Last Updated: 2019-08-27
Folliculitis sycosiformis atrophicans (form on the face).
Bacterially caused chronic inflammatory reaction of the hair follicles, which leads to a fusion of the follicle openings and produces tufted hair.
No stadium classification. In the vast majority of patients, the disease remains restricted to one or a few areas measuring up to 8 x 8 cm - but it is highly chronic.
S. aureus is involved and is also regularly found in the nasal smear.
Scarred alopecic herd (missing follicle openings in the dermatoscope), surrounded by pustules and serum crusts (yellowish glowing in the dermatoscope). Tufts and brush hairs by fusion of the follicle openings. Attention: 2-3 hairs per follicle opening can also be found in healthy individuals.
- Biopsy often necessary for differentiation from lichen ruber planopilaris.
Scalp, beard hair and eyebrows are less frequently affected. Not found on the rest of the body.
May hurt and itch. Purulent or serous secretion. Severe impairment of quality of life.
Granulocyte-rich inflammation, destroys the hair follicles and leads to scarring, irreversible alopecia.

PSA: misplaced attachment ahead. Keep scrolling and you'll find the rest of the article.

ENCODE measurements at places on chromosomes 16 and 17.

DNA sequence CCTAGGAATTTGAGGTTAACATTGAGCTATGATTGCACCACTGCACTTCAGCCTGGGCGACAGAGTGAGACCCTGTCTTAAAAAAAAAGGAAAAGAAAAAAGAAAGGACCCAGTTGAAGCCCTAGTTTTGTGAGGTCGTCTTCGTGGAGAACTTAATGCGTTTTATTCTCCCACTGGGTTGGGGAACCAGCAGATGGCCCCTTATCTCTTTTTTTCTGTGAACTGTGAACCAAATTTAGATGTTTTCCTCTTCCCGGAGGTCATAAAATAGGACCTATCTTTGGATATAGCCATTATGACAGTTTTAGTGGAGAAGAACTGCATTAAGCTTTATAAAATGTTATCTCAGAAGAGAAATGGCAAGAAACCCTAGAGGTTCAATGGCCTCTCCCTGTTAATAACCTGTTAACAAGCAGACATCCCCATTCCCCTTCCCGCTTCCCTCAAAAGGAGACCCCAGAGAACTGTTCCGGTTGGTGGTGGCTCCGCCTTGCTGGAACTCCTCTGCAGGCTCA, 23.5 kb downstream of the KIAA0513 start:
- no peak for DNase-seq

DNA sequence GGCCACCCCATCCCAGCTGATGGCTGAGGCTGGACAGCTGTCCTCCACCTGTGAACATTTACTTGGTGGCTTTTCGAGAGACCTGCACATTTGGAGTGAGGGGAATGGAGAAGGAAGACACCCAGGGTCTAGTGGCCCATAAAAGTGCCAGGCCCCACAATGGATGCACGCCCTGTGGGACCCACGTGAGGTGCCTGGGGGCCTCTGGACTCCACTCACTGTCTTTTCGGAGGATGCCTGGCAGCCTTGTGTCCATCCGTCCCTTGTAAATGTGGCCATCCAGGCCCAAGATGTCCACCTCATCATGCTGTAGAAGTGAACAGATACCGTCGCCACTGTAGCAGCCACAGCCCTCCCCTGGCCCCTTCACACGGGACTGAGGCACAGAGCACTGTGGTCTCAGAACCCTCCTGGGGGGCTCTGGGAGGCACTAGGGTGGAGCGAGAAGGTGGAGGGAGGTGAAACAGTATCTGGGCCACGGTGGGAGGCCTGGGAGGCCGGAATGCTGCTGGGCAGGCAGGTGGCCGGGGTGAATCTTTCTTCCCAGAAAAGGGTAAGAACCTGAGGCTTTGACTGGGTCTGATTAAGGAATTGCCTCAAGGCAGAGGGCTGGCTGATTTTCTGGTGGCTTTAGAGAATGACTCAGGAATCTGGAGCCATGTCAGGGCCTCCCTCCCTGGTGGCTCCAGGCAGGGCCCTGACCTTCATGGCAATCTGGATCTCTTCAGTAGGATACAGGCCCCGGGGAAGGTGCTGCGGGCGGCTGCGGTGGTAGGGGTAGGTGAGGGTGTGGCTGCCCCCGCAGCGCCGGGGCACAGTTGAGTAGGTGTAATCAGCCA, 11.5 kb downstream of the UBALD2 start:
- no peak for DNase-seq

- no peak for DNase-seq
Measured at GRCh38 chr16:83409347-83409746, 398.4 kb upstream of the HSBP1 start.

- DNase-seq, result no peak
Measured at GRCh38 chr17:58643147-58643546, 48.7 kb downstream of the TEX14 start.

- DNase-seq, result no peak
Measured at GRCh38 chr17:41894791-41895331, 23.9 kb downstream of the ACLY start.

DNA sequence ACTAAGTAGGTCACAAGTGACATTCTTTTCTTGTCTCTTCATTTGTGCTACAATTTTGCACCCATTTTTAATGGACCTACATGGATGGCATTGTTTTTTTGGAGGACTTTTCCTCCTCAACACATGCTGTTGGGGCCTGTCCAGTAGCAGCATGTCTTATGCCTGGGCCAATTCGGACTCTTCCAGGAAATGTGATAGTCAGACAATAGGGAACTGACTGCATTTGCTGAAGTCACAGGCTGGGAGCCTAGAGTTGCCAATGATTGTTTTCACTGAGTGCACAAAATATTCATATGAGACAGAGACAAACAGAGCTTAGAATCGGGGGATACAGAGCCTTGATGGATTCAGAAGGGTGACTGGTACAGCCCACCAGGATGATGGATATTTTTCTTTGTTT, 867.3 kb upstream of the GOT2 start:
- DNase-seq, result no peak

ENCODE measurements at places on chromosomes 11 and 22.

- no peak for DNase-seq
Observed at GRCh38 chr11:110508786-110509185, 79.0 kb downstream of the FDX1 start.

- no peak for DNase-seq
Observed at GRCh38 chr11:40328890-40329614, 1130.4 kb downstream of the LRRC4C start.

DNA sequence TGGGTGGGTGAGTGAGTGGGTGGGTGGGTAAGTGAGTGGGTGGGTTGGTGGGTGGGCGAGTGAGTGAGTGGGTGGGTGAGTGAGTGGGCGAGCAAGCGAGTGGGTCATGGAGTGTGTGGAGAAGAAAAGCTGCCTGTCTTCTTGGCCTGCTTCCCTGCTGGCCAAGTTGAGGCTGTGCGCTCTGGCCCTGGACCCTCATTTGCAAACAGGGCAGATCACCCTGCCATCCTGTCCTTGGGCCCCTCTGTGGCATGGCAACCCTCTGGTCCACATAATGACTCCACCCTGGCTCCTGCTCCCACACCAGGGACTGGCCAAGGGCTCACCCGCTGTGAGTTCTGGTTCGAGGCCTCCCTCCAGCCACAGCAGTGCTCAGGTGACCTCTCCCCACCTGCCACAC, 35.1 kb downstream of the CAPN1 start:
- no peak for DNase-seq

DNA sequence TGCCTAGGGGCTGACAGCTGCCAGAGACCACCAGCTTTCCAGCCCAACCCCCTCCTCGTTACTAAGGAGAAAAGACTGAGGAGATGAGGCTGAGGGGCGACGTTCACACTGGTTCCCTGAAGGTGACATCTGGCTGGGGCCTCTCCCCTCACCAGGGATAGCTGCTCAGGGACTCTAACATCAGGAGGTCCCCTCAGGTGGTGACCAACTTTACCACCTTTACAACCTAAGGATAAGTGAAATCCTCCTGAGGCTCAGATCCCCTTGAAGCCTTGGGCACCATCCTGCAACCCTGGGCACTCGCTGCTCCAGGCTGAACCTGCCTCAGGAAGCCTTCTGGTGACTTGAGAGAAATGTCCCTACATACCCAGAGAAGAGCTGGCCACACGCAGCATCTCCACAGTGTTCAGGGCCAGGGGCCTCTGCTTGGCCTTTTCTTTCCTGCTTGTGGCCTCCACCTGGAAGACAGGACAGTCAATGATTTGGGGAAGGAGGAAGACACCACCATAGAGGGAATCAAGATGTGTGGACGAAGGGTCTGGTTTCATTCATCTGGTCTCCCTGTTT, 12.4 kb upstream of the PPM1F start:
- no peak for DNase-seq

Irreversible hair loss.
Remediation of S. aureu's sponsorship could have a positive effect; this has not yet been properly investigated.
Chronic, hardly any spontaneous improvement.
1 Bunagan MJK, Banka N, Shapiro J. Retrospective Review of Folliculitis Decalvans in 23 Patients with Course and Treatment Analysis of Long-standing Cases. Journal of Cutaneous Medicine and Surgery 2015; 19: 45-9.
2 Karakuzu A, Erdem T, Aktas A et al. A Case of Folliculitis Decalvans Involving the Beard, Face and Nape. The Journal of Dermatology 2001; 28: 329-31.
3 Kaur S, Kanwar AJ. Folliculitis Decalvans: Successful Treatment with a Combination of Rifampicin and Topical Mupirocin. The Journal of Dermatology 2002; 29: 180-1.
4 Powell, Dawber, Gatter. Folliculitis decalvans including tufted folliculitis: clinical, histological and therapeutic findings. British Journal of Dermatology 1999; 140: 328-33.